When my internal dialogue slips into the negative realm (of despair), I believe its the best opportunity to prod myself with mental enquiries: why is life “life”? What do you want to do with your existence? Does it matter anyway? I suppose I am torturing myself, but it returns some of the best insights into my life. I am fortunate enough to be capable of doing so. I have close relationships to individuals who wouldn’t prod themselves in the same way. To them, their anxiety disorder or diagnosed depression could be worsened via further negative thoughts. I suppose this is true, I am inclined to test out the outcomes of their hypothesis on them, but I care for them too much to pressure them either way.
I provoke my existentialism like fire. On occasion it burns me, or perhaps scares me, but often I’m in awe of its appearance. I have a strong mental state – it rarely wavers. My outlook on my existence is daring and hopeful, as I am training to make the biggest impact I can. Bare with me as I bolster an image of strength, of optimism, and happiness in my life – before I detail a rather crude perspective on life in general. Life is good.
Life is overall negative, at least it seems that way. I’m not suffering, at least not comparative to others (I’m a privileged white male). But I retain the outlook that life is suffering, it’s sad, pessimistic, and hard to deal with. Life by default is negative, a quality I’ve learnt that philosophical thinkers of antinatalism share. When I mean life, I don’t mean simply your interactions with life, I mean the slither of life that’s cut from an infinite slab of atoms. The unknown before and after makes me fell dull about the opportunity life offers. Like the hand of a
(father) god came down and handed me a single penny “Don’t waste it all, kid.” Between these unknowns is a greater opportunity for misery, the balance of joy and fear is unbalanced. As unhappy a conclusion this may seem, I am rather happy with life. I do not deny that life contains beauty, that life itself is fascinating. But to have lived or not to have lived – I lean towards not. I don’t have suicidal thoughts – I explore the idea of how I might die: the implications, the process, the feeling, the hypothetical nothing. But I do not desire it. On the contrary, I repulse the idea of death – as much as its mystery fascinates me it also makes me screw up my hands and shout fuck you.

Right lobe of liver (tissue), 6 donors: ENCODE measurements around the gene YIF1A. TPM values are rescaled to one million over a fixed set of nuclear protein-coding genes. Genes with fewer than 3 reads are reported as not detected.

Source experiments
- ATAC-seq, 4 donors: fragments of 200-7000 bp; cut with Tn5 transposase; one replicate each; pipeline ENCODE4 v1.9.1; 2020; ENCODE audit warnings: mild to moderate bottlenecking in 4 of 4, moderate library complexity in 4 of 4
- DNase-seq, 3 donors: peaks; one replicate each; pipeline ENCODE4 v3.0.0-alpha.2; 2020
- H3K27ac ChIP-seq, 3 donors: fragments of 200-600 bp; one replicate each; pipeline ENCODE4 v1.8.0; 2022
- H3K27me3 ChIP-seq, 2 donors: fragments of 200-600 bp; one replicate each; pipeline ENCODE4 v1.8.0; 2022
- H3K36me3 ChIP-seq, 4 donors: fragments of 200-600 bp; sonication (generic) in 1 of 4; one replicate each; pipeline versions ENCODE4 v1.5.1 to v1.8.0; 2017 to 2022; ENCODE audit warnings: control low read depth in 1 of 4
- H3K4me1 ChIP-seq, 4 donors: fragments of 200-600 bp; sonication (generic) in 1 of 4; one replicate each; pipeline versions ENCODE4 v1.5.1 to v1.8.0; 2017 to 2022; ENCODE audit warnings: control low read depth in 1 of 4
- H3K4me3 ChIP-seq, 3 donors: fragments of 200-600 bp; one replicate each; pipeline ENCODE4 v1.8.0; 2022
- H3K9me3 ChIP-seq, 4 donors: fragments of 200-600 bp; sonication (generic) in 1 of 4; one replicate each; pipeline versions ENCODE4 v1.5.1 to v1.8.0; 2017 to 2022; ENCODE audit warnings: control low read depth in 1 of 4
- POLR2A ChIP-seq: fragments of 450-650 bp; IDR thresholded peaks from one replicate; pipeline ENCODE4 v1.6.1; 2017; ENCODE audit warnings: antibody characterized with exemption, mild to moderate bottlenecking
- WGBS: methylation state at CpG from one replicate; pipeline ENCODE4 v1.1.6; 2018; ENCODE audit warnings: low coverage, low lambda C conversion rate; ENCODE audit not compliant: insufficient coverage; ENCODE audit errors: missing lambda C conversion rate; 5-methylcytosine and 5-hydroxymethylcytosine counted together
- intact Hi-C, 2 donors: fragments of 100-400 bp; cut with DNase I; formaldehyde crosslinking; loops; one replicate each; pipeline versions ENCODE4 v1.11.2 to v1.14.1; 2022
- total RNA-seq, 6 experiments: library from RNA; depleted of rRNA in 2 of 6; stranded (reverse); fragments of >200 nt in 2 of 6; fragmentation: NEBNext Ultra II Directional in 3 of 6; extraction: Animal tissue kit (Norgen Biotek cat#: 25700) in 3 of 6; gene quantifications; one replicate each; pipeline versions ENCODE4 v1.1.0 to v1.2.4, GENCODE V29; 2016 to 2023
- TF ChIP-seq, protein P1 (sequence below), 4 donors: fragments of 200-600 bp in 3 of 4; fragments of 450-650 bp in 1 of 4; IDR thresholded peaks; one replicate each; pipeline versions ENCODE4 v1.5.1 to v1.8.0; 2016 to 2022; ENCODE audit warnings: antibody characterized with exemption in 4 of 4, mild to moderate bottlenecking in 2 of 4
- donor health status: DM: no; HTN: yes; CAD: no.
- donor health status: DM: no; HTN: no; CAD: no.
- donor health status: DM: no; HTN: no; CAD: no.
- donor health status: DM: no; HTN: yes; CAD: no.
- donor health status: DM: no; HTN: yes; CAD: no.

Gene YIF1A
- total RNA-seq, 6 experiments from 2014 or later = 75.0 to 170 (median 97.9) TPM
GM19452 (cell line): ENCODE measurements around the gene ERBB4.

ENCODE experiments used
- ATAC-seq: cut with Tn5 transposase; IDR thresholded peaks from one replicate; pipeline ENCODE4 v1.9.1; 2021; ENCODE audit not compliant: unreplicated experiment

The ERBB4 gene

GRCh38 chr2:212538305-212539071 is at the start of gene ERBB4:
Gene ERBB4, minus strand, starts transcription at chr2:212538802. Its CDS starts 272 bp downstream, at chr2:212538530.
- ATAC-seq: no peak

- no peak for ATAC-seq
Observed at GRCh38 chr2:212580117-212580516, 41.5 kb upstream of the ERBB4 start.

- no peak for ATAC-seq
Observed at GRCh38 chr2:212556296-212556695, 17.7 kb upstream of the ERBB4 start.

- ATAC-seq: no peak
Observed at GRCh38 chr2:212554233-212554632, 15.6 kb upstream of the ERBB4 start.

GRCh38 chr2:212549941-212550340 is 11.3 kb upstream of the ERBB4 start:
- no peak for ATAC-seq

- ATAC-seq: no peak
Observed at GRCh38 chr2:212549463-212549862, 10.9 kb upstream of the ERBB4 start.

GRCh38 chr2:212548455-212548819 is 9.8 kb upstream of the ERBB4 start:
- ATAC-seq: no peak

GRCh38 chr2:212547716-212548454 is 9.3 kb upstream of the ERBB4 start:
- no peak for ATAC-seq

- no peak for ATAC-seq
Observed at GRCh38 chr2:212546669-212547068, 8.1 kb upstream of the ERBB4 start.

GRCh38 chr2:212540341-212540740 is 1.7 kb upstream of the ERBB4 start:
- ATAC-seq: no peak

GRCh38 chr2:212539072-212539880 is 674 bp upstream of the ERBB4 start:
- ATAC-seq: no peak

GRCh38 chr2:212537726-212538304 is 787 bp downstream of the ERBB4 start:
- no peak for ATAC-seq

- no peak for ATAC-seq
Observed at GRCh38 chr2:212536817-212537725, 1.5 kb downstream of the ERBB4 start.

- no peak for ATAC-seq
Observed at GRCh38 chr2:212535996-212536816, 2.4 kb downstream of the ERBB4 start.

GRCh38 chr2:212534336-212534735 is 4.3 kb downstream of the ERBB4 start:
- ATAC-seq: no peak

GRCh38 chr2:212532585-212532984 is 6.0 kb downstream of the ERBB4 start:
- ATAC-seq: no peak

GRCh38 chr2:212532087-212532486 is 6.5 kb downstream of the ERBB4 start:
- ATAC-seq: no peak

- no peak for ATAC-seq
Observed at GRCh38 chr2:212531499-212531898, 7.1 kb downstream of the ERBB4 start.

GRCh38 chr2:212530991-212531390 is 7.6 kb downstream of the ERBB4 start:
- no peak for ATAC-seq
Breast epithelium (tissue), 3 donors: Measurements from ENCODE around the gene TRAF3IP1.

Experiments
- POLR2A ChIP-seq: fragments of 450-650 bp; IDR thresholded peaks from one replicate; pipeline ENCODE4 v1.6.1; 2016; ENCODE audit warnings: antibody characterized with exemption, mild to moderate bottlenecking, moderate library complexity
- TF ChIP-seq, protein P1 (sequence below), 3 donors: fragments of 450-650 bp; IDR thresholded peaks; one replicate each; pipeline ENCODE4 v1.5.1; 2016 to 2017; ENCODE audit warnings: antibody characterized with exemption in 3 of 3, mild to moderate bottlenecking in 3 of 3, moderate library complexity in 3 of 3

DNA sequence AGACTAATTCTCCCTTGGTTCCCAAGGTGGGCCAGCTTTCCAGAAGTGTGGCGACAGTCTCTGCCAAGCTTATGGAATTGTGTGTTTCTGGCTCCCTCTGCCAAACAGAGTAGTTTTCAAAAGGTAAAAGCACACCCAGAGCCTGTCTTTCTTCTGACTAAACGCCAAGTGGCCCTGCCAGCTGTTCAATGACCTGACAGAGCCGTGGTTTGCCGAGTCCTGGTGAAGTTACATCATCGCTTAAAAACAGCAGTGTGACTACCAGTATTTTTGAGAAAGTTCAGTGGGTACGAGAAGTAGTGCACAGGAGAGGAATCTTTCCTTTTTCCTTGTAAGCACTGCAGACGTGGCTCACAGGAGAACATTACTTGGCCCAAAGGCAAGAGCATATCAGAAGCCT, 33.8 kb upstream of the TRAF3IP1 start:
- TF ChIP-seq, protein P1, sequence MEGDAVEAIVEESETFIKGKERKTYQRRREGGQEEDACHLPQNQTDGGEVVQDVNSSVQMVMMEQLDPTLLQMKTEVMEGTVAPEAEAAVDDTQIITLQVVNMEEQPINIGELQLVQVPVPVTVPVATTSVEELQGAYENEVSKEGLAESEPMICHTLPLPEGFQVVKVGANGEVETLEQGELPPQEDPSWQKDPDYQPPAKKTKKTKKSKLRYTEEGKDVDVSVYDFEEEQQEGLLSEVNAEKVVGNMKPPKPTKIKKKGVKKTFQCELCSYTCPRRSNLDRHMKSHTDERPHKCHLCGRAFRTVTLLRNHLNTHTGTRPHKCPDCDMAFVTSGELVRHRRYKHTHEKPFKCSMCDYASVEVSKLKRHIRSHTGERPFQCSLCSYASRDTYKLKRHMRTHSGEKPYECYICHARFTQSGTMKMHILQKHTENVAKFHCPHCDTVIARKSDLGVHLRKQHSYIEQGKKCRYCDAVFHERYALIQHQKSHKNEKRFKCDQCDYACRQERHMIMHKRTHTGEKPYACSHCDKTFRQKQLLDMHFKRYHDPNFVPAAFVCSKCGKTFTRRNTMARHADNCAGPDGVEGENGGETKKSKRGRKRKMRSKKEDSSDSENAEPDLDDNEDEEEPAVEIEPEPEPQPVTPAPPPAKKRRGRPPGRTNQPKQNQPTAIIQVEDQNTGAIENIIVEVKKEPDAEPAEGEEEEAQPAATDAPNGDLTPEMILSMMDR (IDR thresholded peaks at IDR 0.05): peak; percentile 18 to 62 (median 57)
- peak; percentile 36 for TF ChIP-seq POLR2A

I do not want death, not for myself nor for anyone. But life, life is haunting and brutal. I can focus on the positives, I can do good, I intend to help, and change the world for the better (at least better in terms of living). But only my actions and others are positive. Everything else is bleak and suffering. Death is the ultimate conclusion of “Why bother”. Why do I continue to bother, I haven’t truly discovered. For now bothering to change the world makes me happy.
With this bleak backdrop to life, understanding my purpose in life, my relationships, my feelings, and existence itself, throws me into weariness. Not as much as some might, but it does affect me. I’m not a depressive person, but lingering in the grounds of existence leads to micro-crises. Daily bouts of anxiety and doom, depressed thoughts that ring internally loud and clear. My fortune is they rarely affect my external interaction with life. However once I hear the ringing of a micro-crisis I ring it louder and louder. So far, my mental state has been stable enough to withstand the provocation of my crises. It may be dangerous, I’m not sure – but it feels like handling a dangerous animal; its danger is beautiful. My curiosity is to see how one thought might affect it over another. I learn more from prodding my inner quarrels, letting some fall away into the known and others to snap out. Is this how most philosophers feel? After introspective queries they must emerge tired and bleak.
After my recent bout of a micro-crisis, it’s fitting that I came across an article by Venkatesh Rao advocating mid-life crises: freak out early and freak out often (FEFO). Some of Rao thoughts lead to big picture perspectives, and acknowledging the insignificance of your story. But I felt that Rao intended these conclusions to be positive, that ultimately the more FEFOs you endure the stronger your outlook is. Read it, it’s a good. The same perspective I came away from his article I intend to express (poorly) in this article.
So I am fine. I am fine with torturing myself. I am fine with life. I am fine with existence, until the next freak out.